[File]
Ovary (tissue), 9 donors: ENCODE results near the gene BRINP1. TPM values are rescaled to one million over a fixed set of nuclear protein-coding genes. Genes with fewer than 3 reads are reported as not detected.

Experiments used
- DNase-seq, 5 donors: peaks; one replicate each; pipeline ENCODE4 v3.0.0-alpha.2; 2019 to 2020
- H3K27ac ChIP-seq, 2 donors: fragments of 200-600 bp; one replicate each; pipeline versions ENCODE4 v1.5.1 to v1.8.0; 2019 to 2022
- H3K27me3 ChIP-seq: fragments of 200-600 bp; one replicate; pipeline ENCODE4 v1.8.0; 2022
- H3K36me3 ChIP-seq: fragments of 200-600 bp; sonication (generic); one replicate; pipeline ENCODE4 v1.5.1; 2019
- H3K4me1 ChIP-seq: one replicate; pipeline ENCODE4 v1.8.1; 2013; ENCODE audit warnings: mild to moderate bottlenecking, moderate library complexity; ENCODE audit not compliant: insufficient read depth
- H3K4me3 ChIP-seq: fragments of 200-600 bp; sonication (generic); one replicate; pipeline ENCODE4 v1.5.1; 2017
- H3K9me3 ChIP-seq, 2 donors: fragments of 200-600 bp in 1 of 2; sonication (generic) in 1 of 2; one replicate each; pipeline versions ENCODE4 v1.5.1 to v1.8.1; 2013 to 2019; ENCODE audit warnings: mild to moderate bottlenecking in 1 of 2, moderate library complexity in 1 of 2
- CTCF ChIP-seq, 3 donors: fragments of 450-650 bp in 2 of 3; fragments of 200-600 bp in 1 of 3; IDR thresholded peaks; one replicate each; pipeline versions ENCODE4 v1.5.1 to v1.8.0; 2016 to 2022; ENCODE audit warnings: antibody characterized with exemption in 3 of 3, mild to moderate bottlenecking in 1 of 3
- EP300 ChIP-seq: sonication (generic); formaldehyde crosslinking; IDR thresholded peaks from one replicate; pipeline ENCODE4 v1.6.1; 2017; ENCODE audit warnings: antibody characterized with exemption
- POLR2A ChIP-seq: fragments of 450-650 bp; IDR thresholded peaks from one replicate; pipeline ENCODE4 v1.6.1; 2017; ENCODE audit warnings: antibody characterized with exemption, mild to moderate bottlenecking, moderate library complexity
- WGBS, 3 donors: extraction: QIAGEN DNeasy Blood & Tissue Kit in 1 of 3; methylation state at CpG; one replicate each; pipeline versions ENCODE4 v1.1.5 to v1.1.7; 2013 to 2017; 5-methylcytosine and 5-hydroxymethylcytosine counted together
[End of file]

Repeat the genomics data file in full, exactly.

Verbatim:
Ovary (tissue), 9 donors: ENCODE results near the gene BRINP1. TPM values are rescaled to one million over a fixed set of nuclear protein-coding genes. Genes with fewer than 3 reads are reported as not detected.

Experiments used
- DNase-seq, 5 donors: peaks; one replicate each; pipeline ENCODE4 v3.0.0-alpha.2; 2019 to 2020
- H3K27ac ChIP-seq, 2 donors: fragments of 200-600 bp; one replicate each; pipeline versions ENCODE4 v1.5.1 to v1.8.0; 2019 to 2022
- H3K27me3 ChIP-seq: fragments of 200-600 bp; one replicate; pipeline ENCODE4 v1.8.0; 2022
- H3K36me3 ChIP-seq: fragments of 200-600 bp; sonication (generic); one replicate; pipeline ENCODE4 v1.5.1; 2019
- H3K4me1 ChIP-seq: one replicate; pipeline ENCODE4 v1.8.1; 2013; ENCODE audit warnings: mild to moderate bottlenecking, moderate library complexity; ENCODE audit not compliant: insufficient read depth
- H3K4me3 ChIP-seq: fragments of 200-600 bp; sonication (generic); one replicate; pipeline ENCODE4 v1.5.1; 2017
- H3K9me3 ChIP-seq, 2 donors: fragments of 200-600 bp in 1 of 2; sonication (generic) in 1 of 2; one replicate each; pipeline versions ENCODE4 v1.5.1 to v1.8.1; 2013 to 2019; ENCODE audit warnings: mild to moderate bottlenecking in 1 of 2, moderate library complexity in 1 of 2
- CTCF ChIP-seq, 3 donors: fragments of 450-650 bp in 2 of 3; fragments of 200-600 bp in 1 of 3; IDR thresholded peaks; one replicate each; pipeline versions ENCODE4 v1.5.1 to v1.8.0; 2016 to 2022; ENCODE audit warnings: antibody characterized with exemption in 3 of 3, mild to moderate bottlenecking in 1 of 3
- EP300 ChIP-seq: sonication (generic); formaldehyde crosslinking; IDR thresholded peaks from one replicate; pipeline ENCODE4 v1.6.1; 2017; ENCODE audit warnings: antibody characterized with exemption
- POLR2A ChIP-seq: fragments of 450-650 bp; IDR thresholded peaks from one replicate; pipeline ENCODE4 v1.6.1; 2017; ENCODE audit warnings: antibody characterized with exemption, mild to moderate bottlenecking, moderate library complexity
- WGBS, 3 donors: extraction: QIAGEN DNeasy Blood & Tissue Kit in 1 of 3; methylation state at CpG; one replicate each; pipeline versions ENCODE4 v1.1.5 to v1.1.7; 2013 to 2017; 5-methylcytosine and 5-hydroxymethylcytosine counted together